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What Are Twitter, Facebook Worth?


At least every few days, the question of what social network companies, particularly Twitter, Facebook, and MySpace are worth.

The two sides of the debate are these:

  1. Social networks have tens of millions of members, and all those people are worth something.
  2. The revenue of these companies is tiny in comparison with their audiences. Their future revenue may not be terribly good either.

Facebook was given a valuation of $15 billion just two years ago when Microsoft made an investment in the company. More recently, a Russian venture firm put money into Facebook at an implied value of $10 billion.

Depending on whether analysts use Facebook’s own numbers or those from independent research firms, the network has between 200 million and 300 million users. Comscore puts its U.S. unique visitor audience closer to 85 million.

By any measurement that is a lot of traffic, but, Facebook management has said the company will do little better than breakeven on revenue of $500 million this year. That means revenue per user is incredibly small compared to properties like Yahoo! and AOL.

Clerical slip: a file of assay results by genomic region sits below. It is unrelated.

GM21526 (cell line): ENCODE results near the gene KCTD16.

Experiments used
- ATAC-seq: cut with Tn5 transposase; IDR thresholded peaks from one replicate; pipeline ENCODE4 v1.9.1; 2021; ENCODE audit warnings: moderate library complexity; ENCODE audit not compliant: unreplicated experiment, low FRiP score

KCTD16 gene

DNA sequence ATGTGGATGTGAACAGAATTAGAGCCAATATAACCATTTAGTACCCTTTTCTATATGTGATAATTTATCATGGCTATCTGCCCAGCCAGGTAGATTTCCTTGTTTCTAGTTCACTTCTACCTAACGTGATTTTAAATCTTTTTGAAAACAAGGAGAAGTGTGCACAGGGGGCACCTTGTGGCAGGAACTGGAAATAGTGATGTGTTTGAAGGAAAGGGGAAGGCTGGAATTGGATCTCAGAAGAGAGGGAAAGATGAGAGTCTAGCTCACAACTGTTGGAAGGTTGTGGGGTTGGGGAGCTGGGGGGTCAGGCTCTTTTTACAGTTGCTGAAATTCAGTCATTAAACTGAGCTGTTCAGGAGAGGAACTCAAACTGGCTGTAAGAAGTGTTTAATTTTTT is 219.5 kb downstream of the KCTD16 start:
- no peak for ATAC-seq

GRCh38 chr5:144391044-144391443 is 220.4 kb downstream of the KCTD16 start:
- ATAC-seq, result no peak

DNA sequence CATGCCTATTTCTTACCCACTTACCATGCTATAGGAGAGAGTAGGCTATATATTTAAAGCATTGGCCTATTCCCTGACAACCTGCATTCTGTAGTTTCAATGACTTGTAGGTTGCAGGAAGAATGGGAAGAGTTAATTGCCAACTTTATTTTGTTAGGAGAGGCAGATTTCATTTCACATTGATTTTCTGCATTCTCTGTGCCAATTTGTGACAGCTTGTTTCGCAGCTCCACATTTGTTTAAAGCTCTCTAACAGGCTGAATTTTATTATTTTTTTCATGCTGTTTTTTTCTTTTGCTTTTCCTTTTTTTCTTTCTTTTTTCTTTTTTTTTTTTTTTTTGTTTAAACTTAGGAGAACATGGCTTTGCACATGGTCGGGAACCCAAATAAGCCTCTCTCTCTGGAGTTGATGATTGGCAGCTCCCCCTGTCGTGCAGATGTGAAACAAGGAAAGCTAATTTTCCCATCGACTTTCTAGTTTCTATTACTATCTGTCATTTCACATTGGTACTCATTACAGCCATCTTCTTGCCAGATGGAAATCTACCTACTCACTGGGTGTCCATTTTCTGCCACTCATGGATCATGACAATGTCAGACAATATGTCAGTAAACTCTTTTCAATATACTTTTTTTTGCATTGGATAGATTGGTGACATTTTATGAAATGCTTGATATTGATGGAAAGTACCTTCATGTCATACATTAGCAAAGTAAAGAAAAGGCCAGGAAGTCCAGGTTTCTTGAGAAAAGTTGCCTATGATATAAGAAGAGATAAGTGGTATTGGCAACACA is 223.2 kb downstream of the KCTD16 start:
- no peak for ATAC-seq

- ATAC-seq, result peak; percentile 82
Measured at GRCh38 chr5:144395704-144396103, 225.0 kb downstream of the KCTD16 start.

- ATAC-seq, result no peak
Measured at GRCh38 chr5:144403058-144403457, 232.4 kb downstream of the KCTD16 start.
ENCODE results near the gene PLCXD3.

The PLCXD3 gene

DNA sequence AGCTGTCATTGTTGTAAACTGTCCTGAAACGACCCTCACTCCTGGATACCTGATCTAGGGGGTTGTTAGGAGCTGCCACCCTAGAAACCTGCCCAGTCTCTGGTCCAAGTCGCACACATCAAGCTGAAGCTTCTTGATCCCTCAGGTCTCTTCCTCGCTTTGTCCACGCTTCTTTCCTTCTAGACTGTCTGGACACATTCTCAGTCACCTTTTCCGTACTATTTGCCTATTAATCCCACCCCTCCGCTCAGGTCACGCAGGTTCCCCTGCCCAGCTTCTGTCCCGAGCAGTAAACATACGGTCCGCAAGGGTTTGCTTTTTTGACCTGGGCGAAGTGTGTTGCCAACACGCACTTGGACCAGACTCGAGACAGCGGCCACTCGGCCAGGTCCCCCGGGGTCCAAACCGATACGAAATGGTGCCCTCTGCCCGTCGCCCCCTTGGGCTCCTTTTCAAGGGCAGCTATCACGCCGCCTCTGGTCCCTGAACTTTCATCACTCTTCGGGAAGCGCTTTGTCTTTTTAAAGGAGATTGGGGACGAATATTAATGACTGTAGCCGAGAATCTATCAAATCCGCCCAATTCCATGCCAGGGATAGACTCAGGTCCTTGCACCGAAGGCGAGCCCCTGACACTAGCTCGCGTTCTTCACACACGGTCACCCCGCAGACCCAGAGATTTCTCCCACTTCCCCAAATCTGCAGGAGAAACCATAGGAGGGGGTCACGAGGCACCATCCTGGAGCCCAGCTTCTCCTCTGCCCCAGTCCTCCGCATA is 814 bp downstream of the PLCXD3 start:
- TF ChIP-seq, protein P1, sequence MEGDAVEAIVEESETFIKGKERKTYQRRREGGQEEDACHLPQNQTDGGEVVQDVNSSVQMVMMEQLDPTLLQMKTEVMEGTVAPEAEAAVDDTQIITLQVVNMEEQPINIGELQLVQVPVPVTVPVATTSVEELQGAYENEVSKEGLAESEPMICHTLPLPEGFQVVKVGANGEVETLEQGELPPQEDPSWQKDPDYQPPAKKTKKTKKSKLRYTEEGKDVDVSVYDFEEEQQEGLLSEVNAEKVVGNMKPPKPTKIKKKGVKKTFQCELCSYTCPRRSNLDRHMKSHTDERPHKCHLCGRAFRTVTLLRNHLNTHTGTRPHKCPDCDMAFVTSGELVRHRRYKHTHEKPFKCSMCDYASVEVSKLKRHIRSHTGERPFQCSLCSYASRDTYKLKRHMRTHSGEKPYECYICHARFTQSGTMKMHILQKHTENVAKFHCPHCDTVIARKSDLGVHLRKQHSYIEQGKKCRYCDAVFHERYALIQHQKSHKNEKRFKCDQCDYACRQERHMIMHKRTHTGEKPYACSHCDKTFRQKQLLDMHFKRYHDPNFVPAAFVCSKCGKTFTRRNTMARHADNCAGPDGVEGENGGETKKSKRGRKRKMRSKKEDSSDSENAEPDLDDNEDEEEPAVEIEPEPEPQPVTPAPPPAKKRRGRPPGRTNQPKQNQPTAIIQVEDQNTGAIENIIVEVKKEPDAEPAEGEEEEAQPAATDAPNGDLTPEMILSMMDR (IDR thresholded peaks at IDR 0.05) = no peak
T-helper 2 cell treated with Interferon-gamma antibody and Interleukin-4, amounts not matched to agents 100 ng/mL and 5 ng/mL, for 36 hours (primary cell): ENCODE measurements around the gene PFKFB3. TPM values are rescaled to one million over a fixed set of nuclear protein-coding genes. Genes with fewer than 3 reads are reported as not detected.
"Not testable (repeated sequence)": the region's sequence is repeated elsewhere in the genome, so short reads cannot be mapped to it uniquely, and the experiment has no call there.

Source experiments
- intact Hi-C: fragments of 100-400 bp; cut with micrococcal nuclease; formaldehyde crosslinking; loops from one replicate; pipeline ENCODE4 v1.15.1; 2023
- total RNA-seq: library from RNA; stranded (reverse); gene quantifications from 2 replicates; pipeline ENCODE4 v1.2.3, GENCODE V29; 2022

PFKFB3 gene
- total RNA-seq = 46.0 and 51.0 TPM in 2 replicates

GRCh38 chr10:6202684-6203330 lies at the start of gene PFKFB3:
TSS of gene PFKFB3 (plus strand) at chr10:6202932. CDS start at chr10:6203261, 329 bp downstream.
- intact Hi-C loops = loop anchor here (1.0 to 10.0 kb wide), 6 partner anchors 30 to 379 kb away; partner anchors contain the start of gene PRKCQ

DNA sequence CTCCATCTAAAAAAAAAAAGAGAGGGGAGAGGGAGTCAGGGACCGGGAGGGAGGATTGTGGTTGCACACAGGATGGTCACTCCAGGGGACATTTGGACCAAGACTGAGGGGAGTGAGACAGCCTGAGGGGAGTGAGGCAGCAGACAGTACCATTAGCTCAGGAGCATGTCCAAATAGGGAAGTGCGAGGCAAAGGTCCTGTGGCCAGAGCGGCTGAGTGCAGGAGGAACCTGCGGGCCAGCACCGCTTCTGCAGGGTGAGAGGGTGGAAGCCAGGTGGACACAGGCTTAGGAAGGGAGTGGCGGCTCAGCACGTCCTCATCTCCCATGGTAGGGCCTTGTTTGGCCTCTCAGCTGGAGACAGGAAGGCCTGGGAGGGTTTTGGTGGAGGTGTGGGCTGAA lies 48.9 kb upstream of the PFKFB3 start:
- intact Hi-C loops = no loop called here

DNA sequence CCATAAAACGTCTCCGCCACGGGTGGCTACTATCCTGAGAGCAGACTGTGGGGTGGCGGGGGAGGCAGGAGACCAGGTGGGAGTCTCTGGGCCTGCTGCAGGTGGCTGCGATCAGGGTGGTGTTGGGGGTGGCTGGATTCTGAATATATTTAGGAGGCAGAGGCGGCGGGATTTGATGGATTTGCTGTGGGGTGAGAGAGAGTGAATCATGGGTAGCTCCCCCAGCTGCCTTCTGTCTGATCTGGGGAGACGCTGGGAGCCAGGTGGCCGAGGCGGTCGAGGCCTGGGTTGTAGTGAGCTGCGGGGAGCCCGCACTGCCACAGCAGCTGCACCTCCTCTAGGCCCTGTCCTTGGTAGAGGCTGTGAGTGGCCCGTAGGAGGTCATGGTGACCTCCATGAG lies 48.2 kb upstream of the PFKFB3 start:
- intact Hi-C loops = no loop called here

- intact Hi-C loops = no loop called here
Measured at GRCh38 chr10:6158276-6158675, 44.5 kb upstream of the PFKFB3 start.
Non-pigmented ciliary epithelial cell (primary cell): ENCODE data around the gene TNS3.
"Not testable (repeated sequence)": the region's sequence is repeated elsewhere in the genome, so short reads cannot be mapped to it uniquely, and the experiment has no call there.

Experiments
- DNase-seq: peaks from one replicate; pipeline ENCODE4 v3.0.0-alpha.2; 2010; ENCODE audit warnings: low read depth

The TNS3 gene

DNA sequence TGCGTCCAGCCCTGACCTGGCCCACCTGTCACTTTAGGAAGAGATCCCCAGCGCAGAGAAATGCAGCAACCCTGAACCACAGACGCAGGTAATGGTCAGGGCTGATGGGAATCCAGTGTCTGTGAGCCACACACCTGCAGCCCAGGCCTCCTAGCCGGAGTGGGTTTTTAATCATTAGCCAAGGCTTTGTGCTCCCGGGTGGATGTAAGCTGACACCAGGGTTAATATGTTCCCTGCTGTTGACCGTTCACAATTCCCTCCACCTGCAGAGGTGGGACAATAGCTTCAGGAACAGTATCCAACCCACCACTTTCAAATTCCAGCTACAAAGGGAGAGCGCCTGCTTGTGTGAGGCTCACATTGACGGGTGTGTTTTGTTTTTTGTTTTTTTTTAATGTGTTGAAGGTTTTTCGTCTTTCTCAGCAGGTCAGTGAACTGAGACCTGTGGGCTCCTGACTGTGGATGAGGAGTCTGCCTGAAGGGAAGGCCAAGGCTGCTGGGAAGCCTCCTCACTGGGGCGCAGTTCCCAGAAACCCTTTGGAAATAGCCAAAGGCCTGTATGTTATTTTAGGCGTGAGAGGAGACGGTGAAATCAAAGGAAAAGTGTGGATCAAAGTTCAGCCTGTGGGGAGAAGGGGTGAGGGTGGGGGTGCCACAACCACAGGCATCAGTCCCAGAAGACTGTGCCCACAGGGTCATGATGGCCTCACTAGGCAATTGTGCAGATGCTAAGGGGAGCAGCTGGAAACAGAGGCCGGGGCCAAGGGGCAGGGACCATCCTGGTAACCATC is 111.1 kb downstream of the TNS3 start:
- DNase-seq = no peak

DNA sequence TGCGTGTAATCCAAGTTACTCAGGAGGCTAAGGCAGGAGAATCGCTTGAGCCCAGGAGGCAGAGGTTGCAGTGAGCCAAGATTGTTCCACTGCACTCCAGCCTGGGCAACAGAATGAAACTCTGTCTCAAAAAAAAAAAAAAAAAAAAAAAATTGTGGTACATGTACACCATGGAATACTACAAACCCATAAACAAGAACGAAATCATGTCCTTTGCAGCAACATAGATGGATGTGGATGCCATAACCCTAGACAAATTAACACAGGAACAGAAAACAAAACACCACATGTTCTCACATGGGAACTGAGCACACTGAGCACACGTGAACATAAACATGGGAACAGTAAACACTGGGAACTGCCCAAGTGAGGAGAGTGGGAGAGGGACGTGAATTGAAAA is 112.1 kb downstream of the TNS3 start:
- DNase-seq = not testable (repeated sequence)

MySpace, which is owned by Rupert Murdoch’s News Corp. (NWS) He has made it clear that he is not happy with the property’s performance and has thrown out all of MySpace’s management and installed the former CEO of AOL to run the business. Industry experts believe that MySpace has revenue of close to $800 million, but its audience is falling, so sales are likely to be down too.

The trend at MySpace may tell a great deal about the future of social networks. Users tired of it after three or four years and moved to Facebook, or, of more concern, left the social network world altogether.

The hot hand in social networks is now Twitter, the microblogging site, which has an implied value of $1 billion or more based on its last round of financing.

Recently-released documents from the company say that it hopes revenue will hit $4 million this year, about what a large gas station would do in annual sales. Twitter projects it will have one billion users in three years, but clearly has no clue about how it will make money on them.

A recent article in Wired made the point that Twitter is controlled more by its users than by its management. Users de facto set the rules of how the service can be used. This kind of environment, one in which the prisoners are in charge of the prison, is just what marketers worry about. Who wants to put a Cadillac ad next to obscene microblog messages? No one. Getting advertising for Twitter will be close to impossible.

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